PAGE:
drzed  USMLE seems to be moving away from using eponymous names... so it's a good idea to see if there is a descriptive name for diseases. For example, they don't use the word "Wegener" anymore if you have noticed, since it turns out that guy was a nazi. So now they call it by what it is -- granulomatosis with polyangitis. +2  


submitted by uslme123(44),
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hsiT qutseion akesm on sseen ot m.e eSh sha an rylemxete lwo geinnpo sresrpue ety sha igsns fo cirdnseea inanactrliar persre.us Ddi hety mena ot upt 23 cm ????2??H?0??

uslme123  Standard lab values are incorrect, way to go NBME. +2  
wutuwantbruv  I think they mean to put mm Hg. Normal CSF pressure is about 100-180 mm H20 which equates to about 8-15 mm Hg. +3  
alexb  I lost a bit of time wondering about that ugh lol +1  
mjmejora  I thought there must be an obstruction in the ventricles somewhere preventing csf from getting to the spine. so pressure is low in spinal tap but in the head it must be really high. +2  
donttrustmyanswers  Does anyone have clarification on this question? +  
llamastep1  Pseudo tumor cerebri can have normal ICP. Who knew +  
tyrionwill  Hi, mjmejora, MRI did not see anything abnormality, couldn't this mean that there was no obstruction in the ventricles? +1  


submitted by welpdedelp(198),
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tI wsa eth lnyo hrparpleie lugn ccea,nr tsi osal rome ocnmmo in won.me ttiaaessMs uwdol haev nshwo ueillmpt insosel

sympathetikey  Also, lung adenocarcinoma is the most common lung cancer overall, most common in women, and most common in non-smokers. I know she smoked in the past, but that's what tipped me off to it. +5  
alexb  Yeah I literally picked SCC bc I knew she'd smoked in the past smh +  
maddy1994  20 years of non smoking history ,she wouldnt be at elevated risk for smoking related carcinoma. +2  


submitted by welpdedelp(198),
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ctmoHoorihmsse,a aak rnbez"o ibeast."de Ctonna eb doinAds edu ot hte laeiyecprgmyh nda roanml BP

alexb  I missed this bc didn't notice it was a middle-aged guy w/ just 3 year hx of Type 1 DM. +2  
tinydoc  I got it mixed up with primary adrenal insufficiency and the acth ⇒ hyperpigmentation. +10  
maddy1994  testicular atrophy &hepatomegaly helped me out to eliminate the options..when i was left with ferritin and saw pigmentation it clicked that it is hemochromatosis +3  
krewfoo99  Symptoms of Darkening of skin, liver dysfunction, diabetes, with testicular atrophy will always be hemochromatosis +2  


submitted by calcium196(11),
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iqmdd-etiitaUinebu rsiesoylotp is otn eibesrrylv fatfeedc by slniuin. heT osnuqite ksas orf sveberrile wsay tath nsiuinl fsfetac i,t nda niaiutnutoqiib woldu dale to agodteiadnr vai serpas,ote chhiw is nto bsr.ielevre malaccryNulisoc/etp nsginhtu esamk snsee eucbase FOXO si a cittnaisoprnr rt,afoc os it c’tna do tis bjo if ti is ni eth !ocyatlmsp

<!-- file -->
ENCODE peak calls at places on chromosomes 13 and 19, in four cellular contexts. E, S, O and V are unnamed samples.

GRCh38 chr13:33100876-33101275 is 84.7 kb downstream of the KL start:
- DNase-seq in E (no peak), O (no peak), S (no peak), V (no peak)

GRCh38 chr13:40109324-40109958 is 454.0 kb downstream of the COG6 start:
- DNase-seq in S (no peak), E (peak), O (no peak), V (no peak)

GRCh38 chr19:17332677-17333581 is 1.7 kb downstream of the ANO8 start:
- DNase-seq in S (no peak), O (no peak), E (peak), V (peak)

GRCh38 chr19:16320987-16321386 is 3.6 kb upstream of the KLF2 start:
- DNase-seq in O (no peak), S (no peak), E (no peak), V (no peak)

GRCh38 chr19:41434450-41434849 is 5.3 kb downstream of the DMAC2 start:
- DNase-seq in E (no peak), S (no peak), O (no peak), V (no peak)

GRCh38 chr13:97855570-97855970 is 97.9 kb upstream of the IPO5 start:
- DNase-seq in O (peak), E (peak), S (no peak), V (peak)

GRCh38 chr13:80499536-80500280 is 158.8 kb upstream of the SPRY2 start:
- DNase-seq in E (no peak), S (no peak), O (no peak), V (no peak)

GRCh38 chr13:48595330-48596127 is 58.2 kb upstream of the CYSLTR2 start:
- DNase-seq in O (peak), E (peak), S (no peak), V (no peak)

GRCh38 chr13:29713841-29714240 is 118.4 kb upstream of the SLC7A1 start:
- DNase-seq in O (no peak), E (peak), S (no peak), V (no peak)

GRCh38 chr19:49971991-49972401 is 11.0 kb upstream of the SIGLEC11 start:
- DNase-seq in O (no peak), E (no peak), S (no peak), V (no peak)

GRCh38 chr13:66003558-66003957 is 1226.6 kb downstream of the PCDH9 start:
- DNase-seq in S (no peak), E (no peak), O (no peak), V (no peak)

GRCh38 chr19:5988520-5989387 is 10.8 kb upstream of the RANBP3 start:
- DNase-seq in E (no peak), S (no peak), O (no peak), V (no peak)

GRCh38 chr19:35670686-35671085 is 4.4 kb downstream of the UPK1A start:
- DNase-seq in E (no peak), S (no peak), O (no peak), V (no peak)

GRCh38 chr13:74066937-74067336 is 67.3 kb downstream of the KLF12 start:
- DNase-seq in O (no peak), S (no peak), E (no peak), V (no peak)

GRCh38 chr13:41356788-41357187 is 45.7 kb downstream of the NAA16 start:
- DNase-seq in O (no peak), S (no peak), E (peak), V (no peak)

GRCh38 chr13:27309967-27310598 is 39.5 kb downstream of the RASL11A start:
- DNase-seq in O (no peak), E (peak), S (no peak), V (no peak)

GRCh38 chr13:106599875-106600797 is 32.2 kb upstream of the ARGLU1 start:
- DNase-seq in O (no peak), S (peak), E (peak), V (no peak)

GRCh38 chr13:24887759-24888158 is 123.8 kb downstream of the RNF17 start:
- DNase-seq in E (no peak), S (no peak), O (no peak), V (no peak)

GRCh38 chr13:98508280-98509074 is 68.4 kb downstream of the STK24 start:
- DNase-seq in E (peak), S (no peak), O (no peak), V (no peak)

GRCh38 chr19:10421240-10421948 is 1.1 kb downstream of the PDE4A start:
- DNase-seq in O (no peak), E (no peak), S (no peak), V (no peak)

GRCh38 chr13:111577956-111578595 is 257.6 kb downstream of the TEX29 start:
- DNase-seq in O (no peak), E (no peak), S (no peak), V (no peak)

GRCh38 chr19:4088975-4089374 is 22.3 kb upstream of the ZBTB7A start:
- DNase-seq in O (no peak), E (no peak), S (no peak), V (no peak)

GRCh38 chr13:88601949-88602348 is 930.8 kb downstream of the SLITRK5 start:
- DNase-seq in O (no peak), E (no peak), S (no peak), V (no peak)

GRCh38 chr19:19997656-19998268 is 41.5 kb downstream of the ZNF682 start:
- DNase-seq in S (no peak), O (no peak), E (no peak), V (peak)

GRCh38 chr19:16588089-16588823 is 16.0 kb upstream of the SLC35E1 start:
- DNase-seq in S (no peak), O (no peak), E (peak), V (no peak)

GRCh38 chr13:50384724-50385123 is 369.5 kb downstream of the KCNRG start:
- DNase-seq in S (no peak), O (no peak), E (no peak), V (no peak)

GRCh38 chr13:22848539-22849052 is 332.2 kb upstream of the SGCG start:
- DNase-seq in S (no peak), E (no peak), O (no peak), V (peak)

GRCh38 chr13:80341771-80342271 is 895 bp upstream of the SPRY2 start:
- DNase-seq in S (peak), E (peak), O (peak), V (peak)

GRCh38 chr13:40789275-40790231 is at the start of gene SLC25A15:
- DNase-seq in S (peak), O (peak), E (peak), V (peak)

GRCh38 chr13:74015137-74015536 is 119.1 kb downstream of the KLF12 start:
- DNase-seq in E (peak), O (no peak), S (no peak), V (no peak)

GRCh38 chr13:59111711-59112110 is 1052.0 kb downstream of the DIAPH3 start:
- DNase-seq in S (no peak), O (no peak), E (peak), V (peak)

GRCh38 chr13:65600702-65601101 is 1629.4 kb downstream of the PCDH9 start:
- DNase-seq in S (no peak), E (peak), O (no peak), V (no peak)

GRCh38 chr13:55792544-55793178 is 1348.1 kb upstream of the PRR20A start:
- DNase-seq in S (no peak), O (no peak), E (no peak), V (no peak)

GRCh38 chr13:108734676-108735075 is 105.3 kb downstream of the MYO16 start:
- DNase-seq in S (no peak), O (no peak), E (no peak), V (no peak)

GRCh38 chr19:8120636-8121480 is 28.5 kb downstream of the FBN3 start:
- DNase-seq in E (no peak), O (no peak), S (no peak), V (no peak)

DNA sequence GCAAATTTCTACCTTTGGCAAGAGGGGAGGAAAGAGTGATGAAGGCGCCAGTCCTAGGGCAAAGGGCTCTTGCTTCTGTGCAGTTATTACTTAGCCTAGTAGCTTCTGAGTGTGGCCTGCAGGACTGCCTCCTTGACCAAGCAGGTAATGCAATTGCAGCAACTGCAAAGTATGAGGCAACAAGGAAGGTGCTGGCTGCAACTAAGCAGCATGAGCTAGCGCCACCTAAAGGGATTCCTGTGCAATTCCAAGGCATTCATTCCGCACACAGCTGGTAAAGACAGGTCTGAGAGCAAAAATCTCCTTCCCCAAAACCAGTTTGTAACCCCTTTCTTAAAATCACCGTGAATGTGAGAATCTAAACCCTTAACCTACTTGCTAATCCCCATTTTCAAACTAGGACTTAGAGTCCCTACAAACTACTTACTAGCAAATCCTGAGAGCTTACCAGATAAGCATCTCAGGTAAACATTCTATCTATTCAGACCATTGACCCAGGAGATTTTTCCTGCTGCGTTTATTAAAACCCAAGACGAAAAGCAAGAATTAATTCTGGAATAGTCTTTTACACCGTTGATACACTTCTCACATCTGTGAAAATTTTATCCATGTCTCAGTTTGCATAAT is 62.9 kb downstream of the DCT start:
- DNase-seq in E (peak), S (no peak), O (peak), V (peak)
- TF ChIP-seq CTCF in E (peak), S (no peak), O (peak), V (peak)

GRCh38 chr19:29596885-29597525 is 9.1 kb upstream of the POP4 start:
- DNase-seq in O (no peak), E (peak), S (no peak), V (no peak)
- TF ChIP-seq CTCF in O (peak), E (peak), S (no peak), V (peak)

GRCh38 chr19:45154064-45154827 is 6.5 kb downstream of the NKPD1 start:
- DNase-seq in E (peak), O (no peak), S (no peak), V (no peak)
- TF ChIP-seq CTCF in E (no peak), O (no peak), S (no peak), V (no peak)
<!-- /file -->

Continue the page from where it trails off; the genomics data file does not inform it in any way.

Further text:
meningitis  Thank you for your explanation! One question: How about the serine phosphorylation? Is it answered by pure memorization that the FOXO TF is serine phosphorylated, or is it a general fact that all TF's are serine-threonine phosphorylated? +  
tsl19  I'm not sure, but it may be as simple as this: ubiquitin-mediated proteolysis is irreversible, but both N/C shuttling and phosphorylation are generally reversible processes. +  
didelphus  I also guessed that FOXO must be a part of the PI3K pathway, since insulin regulates metabolism through PI3K and the question stem specifically mentions that. Phosphorylation is a major part of that pathway, so even indirectly phosphorylation would regulate FOXO. Frustrating question. +9  
niboonsh  yes, FOXO is affected downstream of the activation of PI3K. This is a really good video that explains the whole cascade https://www.youtube.com/watch?v=ewgLd9N3s-4 +1  
alexb  According to wikipedia (https://en.wikipedia.org/wiki/FOXO1) phosphorylation of FOXO1 is irreversible. This is referring to phosphorylation of serine residues on FOXO by Akt, which occurs in response to insulin. But the NBME answer suggests it's reversible. What's up? +1  
almondbreeze  could wiki be wrong on phosphorylation being irreversible? according to this article, it is a reversible process: regulation of FoxO transcription factors by reversible phosphorylation and acetylation (https://www.sciencedirect.com/science/article/pii/S0167488911000735#s0010) some wiki info, however, is helpful : In its un-phosphorylated state, FOXO1 is localized to the nucleus, where it binds to the insulin response sequence located in the promoter for glucose 6-phosphatase and increases its rate of transcription. FOXO1, through increasing transcription of glucose-6-phosphatase, indirectly increases the rate of hepatic glucose production.[19] However, when FOXO1 is phosphorylated by Akt on Thr-24, Ser-256, and Ser-319, it is excluded from the nucleus, where it is then ubiquitinated and degraded. The phosphorylation of FOXO1 by Akt subsequently decreases the hepatic glucose production through a decrease in transcription of glucose 6-phosphatase. +  
leaf_house  It seems like the phosphorylation from Akt leads to destruction, but maybe the assumption is that that phosphorylation step (excluding every other step of ubiquitin-proteosome pathway) is reversible, where proteolysis is final. @niboonsh video is good but doesn't split this one. +